Coalition Trainers in Iraq Helping ‘Make a Good Force Better’

The coalition training effort in Iraq is all about “making a good force better,” said Italian army Brig. Gen. Roberto Vannacci, the deputy commanding general for training for Operation Inherent Resolve’s Joint Forces Land Component Command in Iraq.

Iraqi security forces continue to press the fight against the Islamic State of Iraq and Syria by rooting out and destroying pockets of ISIS terrorists in the country. From the nadir when ISIS was knocking on the gates of Baghdad, Iraqi forces have taken on the terror group and liberated almost all of the territory the group once held.

The trainers of the coalition’s Operation Inherent Resolve gave Iraqi security forces the training they needed to expel the violent extremist group, Vannacci said during a video teleconference from Baghdad to reporters in the Pentagon.

“By all measures, the Iraqi security forces have already proven that they are more than ready and capable of securing the country,” Vannacci said. “On May the 12th, Iraq’s first national election since the rise of ISIS was held peacefully despite repeated warnings from ISIS of their intent to use violence to discourage Iraqis from voting. This is mostly thanks to the training and preparations conducted by Iraqi security forces to ensure that all Iraqis were able to exercise their right to vote free from fear of harm.”

Vannacci said the coalition continues the mission to train and equip Iraqi security forces, to ensure the lasting defeat of ISIS, and to set the conditions for full-on stabilization efforts.

“To date, more than 150,000 Iraqi security forces have been trained across multiple locations in Iraq,” the general said.

That training runs the gamut from full-on combat to policing to stabilization, he said.

Demining, Lifesaver Training

In addition to basic combat skills, the coalition trainers have also stressed demining operations and combat lifesaver training. “In Western Baghdad, more than 25,000 police and border guard personnel have been trained in law enforcement and border security procedures,” Vannacci said.

And, more than 18,000 members of Iraq’s elite counterterrorism force received coalition training, the general said.

The coalition also trains and equips the Iraqi air force, Vannacci said. This, he said, includes training Iraqis to fly and maintain their aircraft.

Training the Iraqi forces is a multinational effort, the general said. “Australian forces in Taji and Spanish forces in Bismayah are training ground troops,” Vannacci said. “In the Kurdish region and in western Baghdad, Italian personnel are training army and police forces. Also, German forces are providing training in the Kurdish region while Danish forces are leading the training in Al Asad Air Base.”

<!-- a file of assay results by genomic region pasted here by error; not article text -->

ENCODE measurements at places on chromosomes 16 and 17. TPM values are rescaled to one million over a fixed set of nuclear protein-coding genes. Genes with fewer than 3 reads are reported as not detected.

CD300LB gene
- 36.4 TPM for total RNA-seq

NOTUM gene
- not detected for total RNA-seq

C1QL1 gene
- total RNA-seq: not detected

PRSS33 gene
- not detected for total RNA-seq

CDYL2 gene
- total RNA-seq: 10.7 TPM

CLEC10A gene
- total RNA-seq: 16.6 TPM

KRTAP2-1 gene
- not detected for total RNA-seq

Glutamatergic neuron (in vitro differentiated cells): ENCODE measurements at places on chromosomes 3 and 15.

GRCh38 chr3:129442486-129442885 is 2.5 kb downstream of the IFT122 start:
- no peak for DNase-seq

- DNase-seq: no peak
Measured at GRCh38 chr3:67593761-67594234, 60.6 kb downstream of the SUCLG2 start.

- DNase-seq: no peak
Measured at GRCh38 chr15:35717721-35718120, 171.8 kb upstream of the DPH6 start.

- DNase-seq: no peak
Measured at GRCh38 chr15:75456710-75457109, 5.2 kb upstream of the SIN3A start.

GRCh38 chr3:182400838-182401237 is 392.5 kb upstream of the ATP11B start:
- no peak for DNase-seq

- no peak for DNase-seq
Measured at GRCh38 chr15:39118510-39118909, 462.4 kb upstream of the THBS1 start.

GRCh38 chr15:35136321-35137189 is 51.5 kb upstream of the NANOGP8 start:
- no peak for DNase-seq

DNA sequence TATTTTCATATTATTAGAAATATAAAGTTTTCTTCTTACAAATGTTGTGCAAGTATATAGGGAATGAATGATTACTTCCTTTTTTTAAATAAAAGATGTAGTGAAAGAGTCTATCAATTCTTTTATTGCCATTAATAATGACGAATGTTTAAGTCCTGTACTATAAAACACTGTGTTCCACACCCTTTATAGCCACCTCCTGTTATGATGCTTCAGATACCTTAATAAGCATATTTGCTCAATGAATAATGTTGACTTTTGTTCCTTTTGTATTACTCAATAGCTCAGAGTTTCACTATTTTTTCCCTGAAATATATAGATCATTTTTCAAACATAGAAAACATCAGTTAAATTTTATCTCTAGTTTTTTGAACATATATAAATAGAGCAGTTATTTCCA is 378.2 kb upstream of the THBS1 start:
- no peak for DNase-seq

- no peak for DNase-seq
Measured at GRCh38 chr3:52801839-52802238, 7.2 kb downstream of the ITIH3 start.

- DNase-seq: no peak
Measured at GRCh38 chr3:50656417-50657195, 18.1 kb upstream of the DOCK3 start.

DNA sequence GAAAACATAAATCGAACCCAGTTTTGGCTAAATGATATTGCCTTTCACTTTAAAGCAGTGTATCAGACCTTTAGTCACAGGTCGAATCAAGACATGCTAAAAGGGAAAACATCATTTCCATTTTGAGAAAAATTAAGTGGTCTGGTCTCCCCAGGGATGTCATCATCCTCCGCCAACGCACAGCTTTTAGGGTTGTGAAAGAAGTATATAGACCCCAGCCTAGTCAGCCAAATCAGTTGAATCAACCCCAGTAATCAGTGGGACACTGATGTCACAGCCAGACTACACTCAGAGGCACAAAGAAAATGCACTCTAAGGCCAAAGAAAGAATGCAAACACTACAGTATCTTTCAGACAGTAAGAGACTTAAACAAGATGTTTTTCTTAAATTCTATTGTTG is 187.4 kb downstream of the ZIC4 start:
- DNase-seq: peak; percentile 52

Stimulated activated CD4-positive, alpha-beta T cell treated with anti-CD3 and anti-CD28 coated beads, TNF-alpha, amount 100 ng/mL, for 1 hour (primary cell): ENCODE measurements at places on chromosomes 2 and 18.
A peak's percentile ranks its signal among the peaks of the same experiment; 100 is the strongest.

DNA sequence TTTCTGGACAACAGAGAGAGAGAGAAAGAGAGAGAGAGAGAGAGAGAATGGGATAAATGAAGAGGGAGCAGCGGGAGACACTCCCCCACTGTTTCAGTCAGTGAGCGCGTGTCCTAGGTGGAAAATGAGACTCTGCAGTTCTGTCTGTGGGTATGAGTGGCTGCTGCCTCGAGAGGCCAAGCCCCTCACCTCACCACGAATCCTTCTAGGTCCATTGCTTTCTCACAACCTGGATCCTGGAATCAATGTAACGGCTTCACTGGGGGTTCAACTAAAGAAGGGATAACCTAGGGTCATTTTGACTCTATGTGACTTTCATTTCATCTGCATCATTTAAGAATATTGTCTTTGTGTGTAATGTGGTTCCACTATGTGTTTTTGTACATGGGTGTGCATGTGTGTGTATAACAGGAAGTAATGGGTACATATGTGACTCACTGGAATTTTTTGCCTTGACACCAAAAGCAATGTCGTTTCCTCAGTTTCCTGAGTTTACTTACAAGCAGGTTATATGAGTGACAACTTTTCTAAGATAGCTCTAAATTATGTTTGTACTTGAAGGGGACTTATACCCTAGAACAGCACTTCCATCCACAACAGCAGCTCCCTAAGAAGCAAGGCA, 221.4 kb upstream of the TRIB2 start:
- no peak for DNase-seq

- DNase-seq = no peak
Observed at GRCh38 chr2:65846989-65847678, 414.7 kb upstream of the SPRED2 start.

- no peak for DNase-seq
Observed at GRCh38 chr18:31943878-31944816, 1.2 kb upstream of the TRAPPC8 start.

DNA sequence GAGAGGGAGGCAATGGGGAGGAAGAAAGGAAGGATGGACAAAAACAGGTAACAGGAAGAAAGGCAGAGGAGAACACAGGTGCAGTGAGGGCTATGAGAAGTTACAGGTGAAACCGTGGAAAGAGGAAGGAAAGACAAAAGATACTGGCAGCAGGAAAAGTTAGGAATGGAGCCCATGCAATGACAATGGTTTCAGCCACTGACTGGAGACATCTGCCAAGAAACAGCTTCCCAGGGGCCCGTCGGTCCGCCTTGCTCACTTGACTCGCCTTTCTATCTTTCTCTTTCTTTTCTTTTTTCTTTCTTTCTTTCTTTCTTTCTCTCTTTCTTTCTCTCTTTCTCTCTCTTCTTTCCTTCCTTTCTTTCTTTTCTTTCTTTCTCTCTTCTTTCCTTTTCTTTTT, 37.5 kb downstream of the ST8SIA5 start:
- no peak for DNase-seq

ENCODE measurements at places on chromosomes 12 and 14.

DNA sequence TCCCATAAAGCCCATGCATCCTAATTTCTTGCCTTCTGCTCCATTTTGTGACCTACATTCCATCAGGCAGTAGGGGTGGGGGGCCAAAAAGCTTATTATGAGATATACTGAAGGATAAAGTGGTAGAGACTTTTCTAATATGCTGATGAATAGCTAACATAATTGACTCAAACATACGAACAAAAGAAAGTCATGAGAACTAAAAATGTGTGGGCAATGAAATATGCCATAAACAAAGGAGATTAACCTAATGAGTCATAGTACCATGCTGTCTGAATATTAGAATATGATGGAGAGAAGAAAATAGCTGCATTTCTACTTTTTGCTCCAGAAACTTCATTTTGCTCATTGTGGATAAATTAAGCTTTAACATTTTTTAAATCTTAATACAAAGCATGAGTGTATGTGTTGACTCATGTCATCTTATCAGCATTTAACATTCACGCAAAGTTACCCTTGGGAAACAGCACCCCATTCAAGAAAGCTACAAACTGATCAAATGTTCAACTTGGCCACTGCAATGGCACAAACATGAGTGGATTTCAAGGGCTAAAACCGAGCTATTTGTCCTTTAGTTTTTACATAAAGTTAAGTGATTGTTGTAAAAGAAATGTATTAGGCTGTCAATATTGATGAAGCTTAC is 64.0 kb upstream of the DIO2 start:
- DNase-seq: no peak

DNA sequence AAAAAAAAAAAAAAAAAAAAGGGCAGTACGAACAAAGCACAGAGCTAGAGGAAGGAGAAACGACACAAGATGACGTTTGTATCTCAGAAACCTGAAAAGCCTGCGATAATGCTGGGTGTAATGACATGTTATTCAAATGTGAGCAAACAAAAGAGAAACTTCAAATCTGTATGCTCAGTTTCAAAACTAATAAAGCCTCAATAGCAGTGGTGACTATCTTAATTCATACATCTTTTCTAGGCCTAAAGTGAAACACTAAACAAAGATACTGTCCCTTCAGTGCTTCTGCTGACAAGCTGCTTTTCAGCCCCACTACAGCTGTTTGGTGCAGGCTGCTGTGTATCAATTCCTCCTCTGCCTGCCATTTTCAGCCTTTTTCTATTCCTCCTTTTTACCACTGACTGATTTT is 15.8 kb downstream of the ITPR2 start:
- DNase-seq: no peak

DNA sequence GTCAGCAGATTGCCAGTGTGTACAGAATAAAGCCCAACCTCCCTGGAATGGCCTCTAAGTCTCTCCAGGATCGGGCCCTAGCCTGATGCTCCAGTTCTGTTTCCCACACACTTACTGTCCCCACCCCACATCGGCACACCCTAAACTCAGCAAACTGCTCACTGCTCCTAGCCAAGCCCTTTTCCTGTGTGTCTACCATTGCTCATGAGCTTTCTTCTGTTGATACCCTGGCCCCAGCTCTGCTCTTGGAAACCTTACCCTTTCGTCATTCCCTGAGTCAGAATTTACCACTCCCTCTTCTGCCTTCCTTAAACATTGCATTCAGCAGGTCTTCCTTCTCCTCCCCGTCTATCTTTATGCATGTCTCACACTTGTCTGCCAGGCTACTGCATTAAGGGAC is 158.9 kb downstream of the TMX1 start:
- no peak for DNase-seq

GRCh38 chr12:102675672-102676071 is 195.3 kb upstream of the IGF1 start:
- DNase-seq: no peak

The coalition has also provided Iraqi forces with more than $2 billion in equipment, the general said.

Providing Equipment

“Seventeen Iraqi army brigades have been provided with initial equipment sets, including personal equipment, small arms, ammunition, around 1,000 nontactical vehicles and over 1,100 armored vehicles,” Vannacci said.

Efforts to train police and border guards continue apace with the coalition providing additional equipment to around 20 federal police and border force brigades, including provisioning more than 180 prefabricated, border guard and police presence infrastructure since the beginning of 2018, he said.

The coalition has also provided more than 400 explosive detection and demining kits to assist in the detection and removal of improvised explosive devices, Vannacci said.

Iraqi security forces have shown their worth as part of the coalition by conducting strikes in Syria, where they targeted ISIS activity designed to export violence, the general said.

“The hard-fought victories in Ramadi, Mosul and Tel Afar prove that the Iraqi security forces have always been capable of fighting for the freedom of all Iraqis,” Vannacci said. “The coalition’s goal is simply to make a good force better and to enhance to capability of the Iraqi security forces to ensure Iraq’s lasting peace and security. By all measures, they are well on their way.”

(Source: US Dept of Defense)

Coalition Strikes Hit ISIS Terrorists in Syria, Iraq

Combined Joint Task Force Operation Inherent Resolve and its partners continued to strike Islamic State of Iraq and Syria targets in designated parts of Syria and Iraq between May 4-10, conducting 53 strikes consisting of 63 engagements, Combined task force officials reported on Friday.

Strikes in Syria

  • On May 10, coalition military forces conducted four strikes consisting of four engagements against ISIS targets. Three took place near Abu Kamal. Near Dayr Az Zawr, a strike destroyed an ISIS artillery piece.
  • On May 9, coalition military forces conducted four strikes consisting of four engagements against ISIS targets. Two took place near Abu Kamal. Near Shadaddi, a strike destroyed an ISIS vehicle-borne improvised explosive device factory. Near Dayr Az Zawr, a strike destroyed an ISIS IED belt.
  • On May 8, coalition military forces conducted five strikes consisting of five engagements against ISIS targets. Near Abu Kamal, four strikes destroyed three ISIS VBIED factories. Near Shadaddi, a strike destroyed an ISIS VBIED factory.